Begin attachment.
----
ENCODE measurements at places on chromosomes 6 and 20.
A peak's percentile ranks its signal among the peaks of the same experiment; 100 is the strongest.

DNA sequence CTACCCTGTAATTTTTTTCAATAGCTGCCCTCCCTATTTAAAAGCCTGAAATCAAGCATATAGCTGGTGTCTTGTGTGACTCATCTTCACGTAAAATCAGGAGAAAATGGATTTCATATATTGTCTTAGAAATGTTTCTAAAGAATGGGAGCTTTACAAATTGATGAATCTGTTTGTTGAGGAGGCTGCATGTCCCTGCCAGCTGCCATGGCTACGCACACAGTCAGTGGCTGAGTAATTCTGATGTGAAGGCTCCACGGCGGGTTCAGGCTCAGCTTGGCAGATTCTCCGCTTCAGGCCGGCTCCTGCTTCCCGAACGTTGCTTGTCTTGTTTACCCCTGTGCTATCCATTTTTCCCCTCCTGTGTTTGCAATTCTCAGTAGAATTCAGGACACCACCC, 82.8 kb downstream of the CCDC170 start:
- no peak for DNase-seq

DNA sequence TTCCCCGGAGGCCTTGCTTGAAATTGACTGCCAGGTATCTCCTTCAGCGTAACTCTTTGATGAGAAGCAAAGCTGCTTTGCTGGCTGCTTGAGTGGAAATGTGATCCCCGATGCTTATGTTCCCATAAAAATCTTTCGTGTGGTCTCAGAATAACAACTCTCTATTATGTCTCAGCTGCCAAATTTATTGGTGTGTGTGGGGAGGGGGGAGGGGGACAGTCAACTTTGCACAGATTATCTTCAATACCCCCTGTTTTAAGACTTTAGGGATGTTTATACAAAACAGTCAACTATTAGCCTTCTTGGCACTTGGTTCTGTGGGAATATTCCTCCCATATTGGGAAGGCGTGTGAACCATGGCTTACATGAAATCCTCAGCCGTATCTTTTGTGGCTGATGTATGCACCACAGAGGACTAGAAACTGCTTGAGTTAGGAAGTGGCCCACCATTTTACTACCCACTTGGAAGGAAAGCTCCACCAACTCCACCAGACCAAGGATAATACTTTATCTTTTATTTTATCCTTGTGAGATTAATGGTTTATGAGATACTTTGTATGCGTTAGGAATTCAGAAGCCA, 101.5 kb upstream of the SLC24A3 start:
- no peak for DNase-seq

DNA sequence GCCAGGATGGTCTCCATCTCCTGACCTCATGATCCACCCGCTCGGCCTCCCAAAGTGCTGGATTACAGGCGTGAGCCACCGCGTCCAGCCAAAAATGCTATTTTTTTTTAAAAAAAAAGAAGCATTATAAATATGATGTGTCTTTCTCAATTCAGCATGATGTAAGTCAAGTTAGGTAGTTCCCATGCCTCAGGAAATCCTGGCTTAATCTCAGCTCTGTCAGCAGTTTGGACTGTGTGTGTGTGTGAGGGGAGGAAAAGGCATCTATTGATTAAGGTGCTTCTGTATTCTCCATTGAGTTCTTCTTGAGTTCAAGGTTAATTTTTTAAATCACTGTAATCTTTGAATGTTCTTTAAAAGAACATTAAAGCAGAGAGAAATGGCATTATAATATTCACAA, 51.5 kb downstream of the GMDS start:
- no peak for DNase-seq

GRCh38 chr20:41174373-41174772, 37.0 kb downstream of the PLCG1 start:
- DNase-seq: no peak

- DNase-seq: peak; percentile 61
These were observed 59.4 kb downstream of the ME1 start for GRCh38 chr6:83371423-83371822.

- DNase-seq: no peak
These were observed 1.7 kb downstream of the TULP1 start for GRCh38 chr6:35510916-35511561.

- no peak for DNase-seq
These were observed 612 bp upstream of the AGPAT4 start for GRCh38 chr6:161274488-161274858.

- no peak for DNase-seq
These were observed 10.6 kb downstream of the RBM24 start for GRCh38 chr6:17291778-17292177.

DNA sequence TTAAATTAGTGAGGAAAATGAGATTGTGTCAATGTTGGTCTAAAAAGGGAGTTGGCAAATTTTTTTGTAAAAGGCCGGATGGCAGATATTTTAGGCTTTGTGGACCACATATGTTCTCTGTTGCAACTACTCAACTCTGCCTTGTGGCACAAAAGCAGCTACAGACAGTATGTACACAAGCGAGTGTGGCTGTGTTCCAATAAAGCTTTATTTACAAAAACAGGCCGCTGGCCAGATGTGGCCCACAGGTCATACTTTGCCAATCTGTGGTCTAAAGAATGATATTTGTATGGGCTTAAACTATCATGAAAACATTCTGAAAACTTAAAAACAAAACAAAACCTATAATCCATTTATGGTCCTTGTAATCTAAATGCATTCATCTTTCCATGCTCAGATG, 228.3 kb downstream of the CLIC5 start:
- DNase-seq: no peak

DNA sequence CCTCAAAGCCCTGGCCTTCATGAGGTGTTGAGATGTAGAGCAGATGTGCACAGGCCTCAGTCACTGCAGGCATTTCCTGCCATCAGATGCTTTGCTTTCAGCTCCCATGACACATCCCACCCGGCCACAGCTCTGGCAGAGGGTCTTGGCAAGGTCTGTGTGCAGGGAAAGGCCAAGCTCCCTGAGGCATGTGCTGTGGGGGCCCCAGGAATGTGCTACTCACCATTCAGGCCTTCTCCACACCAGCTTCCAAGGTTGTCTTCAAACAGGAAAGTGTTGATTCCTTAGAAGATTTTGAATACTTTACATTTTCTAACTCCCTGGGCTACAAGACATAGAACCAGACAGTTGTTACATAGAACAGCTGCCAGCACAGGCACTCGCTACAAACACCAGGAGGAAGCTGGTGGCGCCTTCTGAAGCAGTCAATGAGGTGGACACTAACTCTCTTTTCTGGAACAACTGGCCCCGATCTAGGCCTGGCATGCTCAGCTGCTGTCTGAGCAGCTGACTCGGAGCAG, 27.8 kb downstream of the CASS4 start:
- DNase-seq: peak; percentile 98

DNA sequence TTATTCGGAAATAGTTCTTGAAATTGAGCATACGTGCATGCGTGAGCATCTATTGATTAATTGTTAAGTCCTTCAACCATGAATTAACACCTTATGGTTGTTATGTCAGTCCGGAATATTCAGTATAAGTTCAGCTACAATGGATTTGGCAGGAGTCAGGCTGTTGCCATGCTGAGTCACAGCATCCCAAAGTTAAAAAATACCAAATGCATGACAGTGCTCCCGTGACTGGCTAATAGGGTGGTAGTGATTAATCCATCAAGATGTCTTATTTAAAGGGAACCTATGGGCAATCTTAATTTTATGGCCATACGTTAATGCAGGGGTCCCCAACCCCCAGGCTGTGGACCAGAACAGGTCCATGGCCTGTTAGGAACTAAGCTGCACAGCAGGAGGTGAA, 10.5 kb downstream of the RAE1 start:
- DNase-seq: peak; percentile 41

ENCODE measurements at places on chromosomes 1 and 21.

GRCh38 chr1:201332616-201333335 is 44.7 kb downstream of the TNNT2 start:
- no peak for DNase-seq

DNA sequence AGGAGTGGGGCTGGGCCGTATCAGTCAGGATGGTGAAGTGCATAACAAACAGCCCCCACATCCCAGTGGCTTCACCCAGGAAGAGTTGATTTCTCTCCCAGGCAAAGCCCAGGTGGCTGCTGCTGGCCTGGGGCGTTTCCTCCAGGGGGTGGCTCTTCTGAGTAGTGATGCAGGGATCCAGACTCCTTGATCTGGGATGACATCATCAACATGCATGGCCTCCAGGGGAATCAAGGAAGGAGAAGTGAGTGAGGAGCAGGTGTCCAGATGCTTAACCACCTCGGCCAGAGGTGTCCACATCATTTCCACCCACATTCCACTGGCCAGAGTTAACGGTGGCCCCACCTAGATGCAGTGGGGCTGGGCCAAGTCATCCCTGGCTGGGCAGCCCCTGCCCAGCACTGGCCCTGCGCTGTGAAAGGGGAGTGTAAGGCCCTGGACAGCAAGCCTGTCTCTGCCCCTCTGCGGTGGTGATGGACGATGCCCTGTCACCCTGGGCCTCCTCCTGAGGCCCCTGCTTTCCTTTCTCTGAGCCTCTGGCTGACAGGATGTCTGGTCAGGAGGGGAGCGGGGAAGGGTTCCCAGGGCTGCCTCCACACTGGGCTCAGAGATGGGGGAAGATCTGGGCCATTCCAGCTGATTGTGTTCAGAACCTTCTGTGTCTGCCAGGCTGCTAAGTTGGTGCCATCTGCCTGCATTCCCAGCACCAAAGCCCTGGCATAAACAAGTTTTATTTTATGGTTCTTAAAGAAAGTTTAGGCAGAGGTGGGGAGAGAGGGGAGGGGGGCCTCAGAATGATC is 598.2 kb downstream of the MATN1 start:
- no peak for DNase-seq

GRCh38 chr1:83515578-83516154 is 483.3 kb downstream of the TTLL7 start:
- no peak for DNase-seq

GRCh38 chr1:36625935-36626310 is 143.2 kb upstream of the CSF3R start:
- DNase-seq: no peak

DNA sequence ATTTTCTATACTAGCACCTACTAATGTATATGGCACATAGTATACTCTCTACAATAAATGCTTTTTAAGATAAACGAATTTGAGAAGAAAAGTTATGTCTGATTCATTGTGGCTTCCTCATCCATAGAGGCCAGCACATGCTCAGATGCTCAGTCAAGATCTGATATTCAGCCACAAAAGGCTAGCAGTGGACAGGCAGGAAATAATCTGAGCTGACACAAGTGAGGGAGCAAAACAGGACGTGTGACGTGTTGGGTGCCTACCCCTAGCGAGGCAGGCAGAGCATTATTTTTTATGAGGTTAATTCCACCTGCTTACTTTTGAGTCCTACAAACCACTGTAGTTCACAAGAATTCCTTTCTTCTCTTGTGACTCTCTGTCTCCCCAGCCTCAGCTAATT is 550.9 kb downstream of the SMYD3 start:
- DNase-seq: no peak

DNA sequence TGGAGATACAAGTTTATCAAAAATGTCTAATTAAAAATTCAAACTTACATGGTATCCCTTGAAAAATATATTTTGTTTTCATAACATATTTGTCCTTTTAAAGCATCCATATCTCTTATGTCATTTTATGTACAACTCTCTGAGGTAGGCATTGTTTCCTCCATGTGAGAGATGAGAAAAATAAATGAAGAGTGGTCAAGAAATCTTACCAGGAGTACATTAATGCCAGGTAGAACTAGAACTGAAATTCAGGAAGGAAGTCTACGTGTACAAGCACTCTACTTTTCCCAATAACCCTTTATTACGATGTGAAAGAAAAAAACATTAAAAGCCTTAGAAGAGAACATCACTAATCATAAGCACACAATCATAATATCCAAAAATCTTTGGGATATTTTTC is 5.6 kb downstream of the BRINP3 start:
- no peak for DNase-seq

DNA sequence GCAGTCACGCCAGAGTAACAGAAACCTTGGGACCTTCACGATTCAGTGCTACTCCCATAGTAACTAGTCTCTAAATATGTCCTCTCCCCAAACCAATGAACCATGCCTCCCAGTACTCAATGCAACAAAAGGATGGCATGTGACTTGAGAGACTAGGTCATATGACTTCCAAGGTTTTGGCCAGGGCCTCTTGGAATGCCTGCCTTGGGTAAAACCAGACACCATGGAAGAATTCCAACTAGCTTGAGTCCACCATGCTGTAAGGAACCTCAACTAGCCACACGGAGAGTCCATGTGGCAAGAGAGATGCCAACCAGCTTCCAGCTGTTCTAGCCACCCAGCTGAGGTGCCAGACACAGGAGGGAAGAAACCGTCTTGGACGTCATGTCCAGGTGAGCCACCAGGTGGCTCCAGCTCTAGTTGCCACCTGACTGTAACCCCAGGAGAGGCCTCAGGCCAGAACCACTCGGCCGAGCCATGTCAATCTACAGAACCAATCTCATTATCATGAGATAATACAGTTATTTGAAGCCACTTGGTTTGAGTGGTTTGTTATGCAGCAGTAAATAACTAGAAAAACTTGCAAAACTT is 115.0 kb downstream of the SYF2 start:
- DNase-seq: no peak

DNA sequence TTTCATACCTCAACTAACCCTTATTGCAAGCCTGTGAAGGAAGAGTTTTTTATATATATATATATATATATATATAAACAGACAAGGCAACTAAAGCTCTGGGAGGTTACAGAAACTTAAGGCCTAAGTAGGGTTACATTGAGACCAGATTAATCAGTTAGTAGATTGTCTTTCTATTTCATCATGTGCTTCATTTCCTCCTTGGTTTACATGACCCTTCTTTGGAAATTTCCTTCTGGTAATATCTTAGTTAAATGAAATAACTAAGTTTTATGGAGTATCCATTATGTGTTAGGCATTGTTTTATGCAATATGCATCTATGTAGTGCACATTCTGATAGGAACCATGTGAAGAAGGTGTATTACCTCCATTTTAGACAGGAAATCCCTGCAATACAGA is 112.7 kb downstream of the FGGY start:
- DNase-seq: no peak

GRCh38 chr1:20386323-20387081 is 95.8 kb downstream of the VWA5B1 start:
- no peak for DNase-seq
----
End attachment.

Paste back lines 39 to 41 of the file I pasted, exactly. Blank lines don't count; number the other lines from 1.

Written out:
- DNase-seq: no peak

DNA sequence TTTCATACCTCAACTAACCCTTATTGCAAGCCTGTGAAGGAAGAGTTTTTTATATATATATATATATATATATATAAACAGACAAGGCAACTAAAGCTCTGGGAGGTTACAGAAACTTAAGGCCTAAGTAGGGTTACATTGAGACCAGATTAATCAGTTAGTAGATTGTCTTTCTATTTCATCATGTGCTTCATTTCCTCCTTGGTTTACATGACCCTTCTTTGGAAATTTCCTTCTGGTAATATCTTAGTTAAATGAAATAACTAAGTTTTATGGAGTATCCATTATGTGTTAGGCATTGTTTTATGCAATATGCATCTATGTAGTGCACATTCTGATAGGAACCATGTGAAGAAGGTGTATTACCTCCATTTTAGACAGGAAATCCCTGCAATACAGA is 112.7 kb downstream of the FGGY start:
- DNase-seq: no peak